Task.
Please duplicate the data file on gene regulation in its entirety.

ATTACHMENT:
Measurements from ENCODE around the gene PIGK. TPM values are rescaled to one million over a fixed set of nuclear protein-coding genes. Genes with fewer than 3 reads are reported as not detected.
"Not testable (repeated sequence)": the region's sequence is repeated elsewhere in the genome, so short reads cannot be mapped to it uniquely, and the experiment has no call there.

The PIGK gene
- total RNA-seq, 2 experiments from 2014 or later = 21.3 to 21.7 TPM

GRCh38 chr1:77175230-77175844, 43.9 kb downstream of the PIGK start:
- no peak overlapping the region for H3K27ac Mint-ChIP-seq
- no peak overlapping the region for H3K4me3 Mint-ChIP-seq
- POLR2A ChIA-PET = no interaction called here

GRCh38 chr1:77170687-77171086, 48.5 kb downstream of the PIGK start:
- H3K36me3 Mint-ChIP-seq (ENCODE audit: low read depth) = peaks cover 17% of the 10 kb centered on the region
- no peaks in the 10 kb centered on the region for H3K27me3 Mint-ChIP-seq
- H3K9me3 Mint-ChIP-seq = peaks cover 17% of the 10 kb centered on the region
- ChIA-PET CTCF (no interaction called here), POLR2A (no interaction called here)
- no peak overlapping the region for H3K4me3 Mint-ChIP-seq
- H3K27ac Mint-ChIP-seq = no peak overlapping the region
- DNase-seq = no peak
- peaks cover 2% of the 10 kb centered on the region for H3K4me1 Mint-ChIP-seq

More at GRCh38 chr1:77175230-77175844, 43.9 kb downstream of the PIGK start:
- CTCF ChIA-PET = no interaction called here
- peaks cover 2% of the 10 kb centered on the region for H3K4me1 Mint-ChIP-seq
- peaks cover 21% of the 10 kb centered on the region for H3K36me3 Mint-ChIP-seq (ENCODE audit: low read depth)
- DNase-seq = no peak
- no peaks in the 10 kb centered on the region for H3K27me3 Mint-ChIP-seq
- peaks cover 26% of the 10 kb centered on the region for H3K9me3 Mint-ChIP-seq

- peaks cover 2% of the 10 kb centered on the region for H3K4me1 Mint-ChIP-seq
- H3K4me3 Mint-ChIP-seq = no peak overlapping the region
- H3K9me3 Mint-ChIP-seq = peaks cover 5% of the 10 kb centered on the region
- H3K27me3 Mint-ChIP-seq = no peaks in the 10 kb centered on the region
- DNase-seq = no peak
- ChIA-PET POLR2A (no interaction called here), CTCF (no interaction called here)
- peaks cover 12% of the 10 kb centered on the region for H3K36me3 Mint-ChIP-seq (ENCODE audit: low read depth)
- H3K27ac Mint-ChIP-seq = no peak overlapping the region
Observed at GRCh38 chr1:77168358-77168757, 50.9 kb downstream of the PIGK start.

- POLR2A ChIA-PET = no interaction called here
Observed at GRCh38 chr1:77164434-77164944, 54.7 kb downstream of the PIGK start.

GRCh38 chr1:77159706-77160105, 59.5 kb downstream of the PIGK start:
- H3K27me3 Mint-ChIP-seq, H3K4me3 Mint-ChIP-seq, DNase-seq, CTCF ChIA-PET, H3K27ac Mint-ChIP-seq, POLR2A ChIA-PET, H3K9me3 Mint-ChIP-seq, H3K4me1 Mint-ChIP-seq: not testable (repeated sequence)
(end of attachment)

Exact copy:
Measurements from ENCODE around the gene PIGK. TPM values are rescaled to one million over a fixed set of nuclear protein-coding genes. Genes with fewer than 3 reads are reported as not detected.
"Not testable (repeated sequence)": the region's sequence is repeated elsewhere in the genome, so short reads cannot be mapped to it uniquely, and the experiment has no call there.

The PIGK gene
- total RNA-seq, 2 experiments from 2014 or later = 21.3 to 21.7 TPM

GRCh38 chr1:77175230-77175844, 43.9 kb downstream of the PIGK start:
- no peak overlapping the region for H3K27ac Mint-ChIP-seq
- no peak overlapping the region for H3K4me3 Mint-ChIP-seq
- POLR2A ChIA-PET = no interaction called here

GRCh38 chr1:77170687-77171086, 48.5 kb downstream of the PIGK start:
- H3K36me3 Mint-ChIP-seq (ENCODE audit: low read depth) = peaks cover 17% of the 10 kb centered on the region
- no peaks in the 10 kb centered on the region for H3K27me3 Mint-ChIP-seq
- H3K9me3 Mint-ChIP-seq = peaks cover 17% of the 10 kb centered on the region
- ChIA-PET CTCF (no interaction called here), POLR2A (no interaction called here)
- no peak overlapping the region for H3K4me3 Mint-ChIP-seq
- H3K27ac Mint-ChIP-seq = no peak overlapping the region
- DNase-seq = no peak
- peaks cover 2% of the 10 kb centered on the region for H3K4me1 Mint-ChIP-seq

More at GRCh38 chr1:77175230-77175844, 43.9 kb downstream of the PIGK start:
- CTCF ChIA-PET = no interaction called here
- peaks cover 2% of the 10 kb centered on the region for H3K4me1 Mint-ChIP-seq
- peaks cover 21% of the 10 kb centered on the region for H3K36me3 Mint-ChIP-seq (ENCODE audit: low read depth)
- DNase-seq = no peak
- no peaks in the 10 kb centered on the region for H3K27me3 Mint-ChIP-seq
- peaks cover 26% of the 10 kb centered on the region for H3K9me3 Mint-ChIP-seq

- peaks cover 2% of the 10 kb centered on the region for H3K4me1 Mint-ChIP-seq
- H3K4me3 Mint-ChIP-seq = no peak overlapping the region
- H3K9me3 Mint-ChIP-seq = peaks cover 5% of the 10 kb centered on the region
- H3K27me3 Mint-ChIP-seq = no peaks in the 10 kb centered on the region
- DNase-seq = no peak
- ChIA-PET POLR2A (no interaction called here), CTCF (no interaction called here)
- peaks cover 12% of the 10 kb centered on the region for H3K36me3 Mint-ChIP-seq (ENCODE audit: low read depth)
- H3K27ac Mint-ChIP-seq = no peak overlapping the region
Observed at GRCh38 chr1:77168358-77168757, 50.9 kb downstream of the PIGK start.

- POLR2A ChIA-PET = no interaction called here
Observed at GRCh38 chr1:77164434-77164944, 54.7 kb downstream of the PIGK start.

GRCh38 chr1:77159706-77160105, 59.5 kb downstream of the PIGK start:
- H3K27me3 Mint-ChIP-seq, H3K4me3 Mint-ChIP-seq, DNase-seq, CTCF ChIA-PET, H3K27ac Mint-ChIP-seq, POLR2A ChIA-PET, H3K9me3 Mint-ChIP-seq, H3K4me1 Mint-ChIP-seq: not testable (repeated sequence)